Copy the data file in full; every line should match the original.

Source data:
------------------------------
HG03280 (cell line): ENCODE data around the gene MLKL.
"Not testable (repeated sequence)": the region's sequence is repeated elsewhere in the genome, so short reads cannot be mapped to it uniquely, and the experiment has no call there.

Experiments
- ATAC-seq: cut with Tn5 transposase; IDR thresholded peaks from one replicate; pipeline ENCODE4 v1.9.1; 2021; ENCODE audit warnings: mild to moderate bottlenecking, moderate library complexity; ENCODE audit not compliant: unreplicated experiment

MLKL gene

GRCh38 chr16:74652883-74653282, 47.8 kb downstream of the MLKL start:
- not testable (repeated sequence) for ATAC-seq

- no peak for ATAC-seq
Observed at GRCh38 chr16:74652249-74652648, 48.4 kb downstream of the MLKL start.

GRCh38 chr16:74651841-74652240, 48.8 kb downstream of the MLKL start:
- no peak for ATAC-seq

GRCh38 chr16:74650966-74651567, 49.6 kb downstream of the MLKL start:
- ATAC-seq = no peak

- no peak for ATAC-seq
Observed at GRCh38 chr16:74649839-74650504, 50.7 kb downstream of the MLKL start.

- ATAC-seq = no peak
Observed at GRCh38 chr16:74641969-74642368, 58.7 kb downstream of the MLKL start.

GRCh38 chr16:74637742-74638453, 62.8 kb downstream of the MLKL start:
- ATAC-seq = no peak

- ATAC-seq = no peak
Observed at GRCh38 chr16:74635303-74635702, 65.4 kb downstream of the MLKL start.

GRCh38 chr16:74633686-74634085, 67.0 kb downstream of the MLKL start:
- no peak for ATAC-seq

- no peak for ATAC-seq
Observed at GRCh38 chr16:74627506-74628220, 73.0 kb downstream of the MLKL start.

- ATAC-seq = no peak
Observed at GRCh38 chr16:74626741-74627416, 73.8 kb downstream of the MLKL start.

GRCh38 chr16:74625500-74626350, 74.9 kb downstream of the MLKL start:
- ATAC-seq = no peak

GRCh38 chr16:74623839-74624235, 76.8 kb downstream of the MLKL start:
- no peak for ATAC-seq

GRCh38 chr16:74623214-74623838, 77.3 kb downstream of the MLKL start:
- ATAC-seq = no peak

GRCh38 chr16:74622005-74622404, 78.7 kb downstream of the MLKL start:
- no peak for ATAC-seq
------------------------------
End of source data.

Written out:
HG03280 (cell line): ENCODE data around the gene MLKL.
"Not testable (repeated sequence)": the region's sequence is repeated elsewhere in the genome, so short reads cannot be mapped to it uniquely, and the experiment has no call there.

Experiments
- ATAC-seq: cut with Tn5 transposase; IDR thresholded peaks from one replicate; pipeline ENCODE4 v1.9.1; 2021; ENCODE audit warnings: mild to moderate bottlenecking, moderate library complexity; ENCODE audit not compliant: unreplicated experiment

MLKL gene

GRCh38 chr16:74652883-74653282, 47.8 kb downstream of the MLKL start:
- not testable (repeated sequence) for ATAC-seq

- no peak for ATAC-seq
Observed at GRCh38 chr16:74652249-74652648, 48.4 kb downstream of the MLKL start.

GRCh38 chr16:74651841-74652240, 48.8 kb downstream of the MLKL start:
- no peak for ATAC-seq

GRCh38 chr16:74650966-74651567, 49.6 kb downstream of the MLKL start:
- ATAC-seq = no peak

- no peak for ATAC-seq
Observed at GRCh38 chr16:74649839-74650504, 50.7 kb downstream of the MLKL start.

- ATAC-seq = no peak
Observed at GRCh38 chr16:74641969-74642368, 58.7 kb downstream of the MLKL start.

GRCh38 chr16:74637742-74638453, 62.8 kb downstream of the MLKL start:
- ATAC-seq = no peak

- ATAC-seq = no peak
Observed at GRCh38 chr16:74635303-74635702, 65.4 kb downstream of the MLKL start.

GRCh38 chr16:74633686-74634085, 67.0 kb downstream of the MLKL start:
- no peak for ATAC-seq

- no peak for ATAC-seq
Observed at GRCh38 chr16:74627506-74628220, 73.0 kb downstream of the MLKL start.

- ATAC-seq = no peak
Observed at GRCh38 chr16:74626741-74627416, 73.8 kb downstream of the MLKL start.

GRCh38 chr16:74625500-74626350, 74.9 kb downstream of the MLKL start:
- ATAC-seq = no peak

GRCh38 chr16:74623839-74624235, 76.8 kb downstream of the MLKL start:
- no peak for ATAC-seq

GRCh38 chr16:74623214-74623838, 77.3 kb downstream of the MLKL start:
- ATAC-seq = no peak

GRCh38 chr16:74622005-74622404, 78.7 kb downstream of the MLKL start:
- no peak for ATAC-seq